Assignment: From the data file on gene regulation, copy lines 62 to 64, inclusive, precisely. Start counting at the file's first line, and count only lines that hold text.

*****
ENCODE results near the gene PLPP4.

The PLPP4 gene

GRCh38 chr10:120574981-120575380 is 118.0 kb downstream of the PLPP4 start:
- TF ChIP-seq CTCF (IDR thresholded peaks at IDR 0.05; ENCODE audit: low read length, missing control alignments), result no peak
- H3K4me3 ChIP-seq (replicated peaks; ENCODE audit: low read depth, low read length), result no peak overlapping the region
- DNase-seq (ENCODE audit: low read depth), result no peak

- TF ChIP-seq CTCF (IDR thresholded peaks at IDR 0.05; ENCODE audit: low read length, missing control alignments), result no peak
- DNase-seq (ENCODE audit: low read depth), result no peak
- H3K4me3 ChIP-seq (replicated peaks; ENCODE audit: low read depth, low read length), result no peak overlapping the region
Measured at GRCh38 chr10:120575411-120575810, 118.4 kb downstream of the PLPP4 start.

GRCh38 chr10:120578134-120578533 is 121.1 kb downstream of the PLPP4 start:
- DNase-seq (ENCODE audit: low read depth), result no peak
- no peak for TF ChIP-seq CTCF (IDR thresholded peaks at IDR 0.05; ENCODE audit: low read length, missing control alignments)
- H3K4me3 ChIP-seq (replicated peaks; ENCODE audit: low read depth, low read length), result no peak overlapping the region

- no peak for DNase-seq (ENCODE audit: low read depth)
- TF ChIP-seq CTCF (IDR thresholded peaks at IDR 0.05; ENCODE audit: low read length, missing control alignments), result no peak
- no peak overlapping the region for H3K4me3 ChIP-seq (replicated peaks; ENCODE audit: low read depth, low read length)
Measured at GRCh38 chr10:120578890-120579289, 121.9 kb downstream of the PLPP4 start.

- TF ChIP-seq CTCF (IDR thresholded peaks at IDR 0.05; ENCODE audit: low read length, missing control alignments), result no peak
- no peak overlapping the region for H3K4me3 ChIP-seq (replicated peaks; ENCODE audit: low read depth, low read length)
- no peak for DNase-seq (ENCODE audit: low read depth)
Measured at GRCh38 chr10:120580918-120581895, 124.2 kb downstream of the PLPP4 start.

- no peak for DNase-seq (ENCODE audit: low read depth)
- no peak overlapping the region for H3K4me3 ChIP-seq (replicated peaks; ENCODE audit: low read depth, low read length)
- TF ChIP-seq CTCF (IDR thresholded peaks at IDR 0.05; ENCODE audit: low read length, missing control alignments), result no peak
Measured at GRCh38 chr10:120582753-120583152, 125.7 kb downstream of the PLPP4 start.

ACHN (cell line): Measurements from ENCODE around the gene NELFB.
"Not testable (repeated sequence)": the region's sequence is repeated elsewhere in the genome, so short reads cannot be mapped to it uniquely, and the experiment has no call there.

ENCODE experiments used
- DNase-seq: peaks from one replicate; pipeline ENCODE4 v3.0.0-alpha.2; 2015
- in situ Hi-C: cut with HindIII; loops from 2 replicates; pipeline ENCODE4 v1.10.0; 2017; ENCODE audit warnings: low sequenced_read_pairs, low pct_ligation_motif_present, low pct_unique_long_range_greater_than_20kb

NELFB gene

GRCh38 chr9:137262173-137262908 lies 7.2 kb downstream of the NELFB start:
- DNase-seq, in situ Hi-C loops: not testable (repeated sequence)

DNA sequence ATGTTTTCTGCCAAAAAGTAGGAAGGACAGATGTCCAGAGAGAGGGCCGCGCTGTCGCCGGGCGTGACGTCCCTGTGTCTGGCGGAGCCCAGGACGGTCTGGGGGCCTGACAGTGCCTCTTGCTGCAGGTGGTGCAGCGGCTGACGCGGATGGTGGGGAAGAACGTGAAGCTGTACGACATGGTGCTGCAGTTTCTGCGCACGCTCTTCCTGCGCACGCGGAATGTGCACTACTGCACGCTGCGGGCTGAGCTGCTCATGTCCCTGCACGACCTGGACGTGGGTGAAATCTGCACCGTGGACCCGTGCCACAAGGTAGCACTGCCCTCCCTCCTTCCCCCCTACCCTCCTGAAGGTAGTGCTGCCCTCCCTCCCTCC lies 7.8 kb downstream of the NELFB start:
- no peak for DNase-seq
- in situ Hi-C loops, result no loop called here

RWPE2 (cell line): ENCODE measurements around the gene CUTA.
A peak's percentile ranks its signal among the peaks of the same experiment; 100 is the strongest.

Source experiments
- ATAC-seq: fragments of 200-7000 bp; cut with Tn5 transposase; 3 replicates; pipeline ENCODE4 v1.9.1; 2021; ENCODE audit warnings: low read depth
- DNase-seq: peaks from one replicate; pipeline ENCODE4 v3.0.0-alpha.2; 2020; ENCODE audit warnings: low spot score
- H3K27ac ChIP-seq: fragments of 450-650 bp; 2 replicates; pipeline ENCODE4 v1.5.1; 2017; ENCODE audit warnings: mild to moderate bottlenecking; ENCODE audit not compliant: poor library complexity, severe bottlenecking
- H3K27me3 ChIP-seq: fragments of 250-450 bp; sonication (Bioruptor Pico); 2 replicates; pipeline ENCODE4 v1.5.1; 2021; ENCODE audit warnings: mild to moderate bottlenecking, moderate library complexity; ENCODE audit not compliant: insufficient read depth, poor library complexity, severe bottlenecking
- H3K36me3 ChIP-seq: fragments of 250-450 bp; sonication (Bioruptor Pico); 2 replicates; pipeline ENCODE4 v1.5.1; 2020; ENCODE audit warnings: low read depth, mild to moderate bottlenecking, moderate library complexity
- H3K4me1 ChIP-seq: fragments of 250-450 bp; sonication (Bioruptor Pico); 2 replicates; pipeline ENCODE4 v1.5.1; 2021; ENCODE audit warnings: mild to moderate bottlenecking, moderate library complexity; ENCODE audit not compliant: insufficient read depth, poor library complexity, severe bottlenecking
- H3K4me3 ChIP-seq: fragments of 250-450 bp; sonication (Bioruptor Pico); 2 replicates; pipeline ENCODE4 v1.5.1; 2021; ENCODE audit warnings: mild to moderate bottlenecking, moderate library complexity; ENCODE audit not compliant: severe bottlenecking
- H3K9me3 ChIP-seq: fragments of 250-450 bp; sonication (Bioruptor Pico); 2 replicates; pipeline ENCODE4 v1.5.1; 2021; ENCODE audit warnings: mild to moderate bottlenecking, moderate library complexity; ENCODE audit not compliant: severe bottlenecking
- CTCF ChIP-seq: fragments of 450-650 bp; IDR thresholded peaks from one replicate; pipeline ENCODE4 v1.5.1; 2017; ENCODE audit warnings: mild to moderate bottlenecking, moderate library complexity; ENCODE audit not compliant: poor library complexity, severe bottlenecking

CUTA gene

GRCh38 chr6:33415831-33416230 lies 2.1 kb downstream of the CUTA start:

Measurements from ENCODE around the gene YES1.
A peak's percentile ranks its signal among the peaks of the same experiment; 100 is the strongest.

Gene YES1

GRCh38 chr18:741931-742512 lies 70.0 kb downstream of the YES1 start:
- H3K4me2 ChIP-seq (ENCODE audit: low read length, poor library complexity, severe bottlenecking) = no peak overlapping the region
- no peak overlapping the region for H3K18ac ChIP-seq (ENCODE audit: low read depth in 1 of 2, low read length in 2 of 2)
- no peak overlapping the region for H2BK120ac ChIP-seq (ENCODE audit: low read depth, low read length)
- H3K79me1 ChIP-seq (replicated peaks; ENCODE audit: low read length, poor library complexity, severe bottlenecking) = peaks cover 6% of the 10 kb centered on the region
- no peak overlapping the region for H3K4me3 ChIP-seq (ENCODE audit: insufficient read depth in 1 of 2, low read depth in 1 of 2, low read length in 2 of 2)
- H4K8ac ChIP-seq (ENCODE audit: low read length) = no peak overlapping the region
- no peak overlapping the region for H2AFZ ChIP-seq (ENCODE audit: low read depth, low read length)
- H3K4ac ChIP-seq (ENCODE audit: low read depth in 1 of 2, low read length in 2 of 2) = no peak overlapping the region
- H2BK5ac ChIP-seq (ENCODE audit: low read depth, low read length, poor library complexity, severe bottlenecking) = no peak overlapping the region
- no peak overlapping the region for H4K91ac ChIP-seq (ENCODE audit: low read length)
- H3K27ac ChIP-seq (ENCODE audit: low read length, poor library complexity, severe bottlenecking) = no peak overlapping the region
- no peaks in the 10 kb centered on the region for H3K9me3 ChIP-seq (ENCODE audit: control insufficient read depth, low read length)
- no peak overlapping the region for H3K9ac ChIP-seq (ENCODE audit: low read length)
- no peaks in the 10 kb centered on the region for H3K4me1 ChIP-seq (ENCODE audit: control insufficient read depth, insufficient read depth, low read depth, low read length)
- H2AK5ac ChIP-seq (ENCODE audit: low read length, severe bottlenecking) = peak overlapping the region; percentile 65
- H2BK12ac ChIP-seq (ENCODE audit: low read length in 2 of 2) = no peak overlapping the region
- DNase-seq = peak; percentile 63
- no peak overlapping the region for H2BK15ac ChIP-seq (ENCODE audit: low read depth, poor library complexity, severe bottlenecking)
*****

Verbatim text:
- no peak overlapping the region for H2AFZ ChIP-seq (ENCODE audit: low read depth, low read length)
- H3K4ac ChIP-seq (ENCODE audit: low read depth in 1 of 2, low read length in 2 of 2) = no peak overlapping the region
- H2BK5ac ChIP-seq (ENCODE audit: low read depth, low read length, poor library complexity, severe bottlenecking) = no peak overlapping the region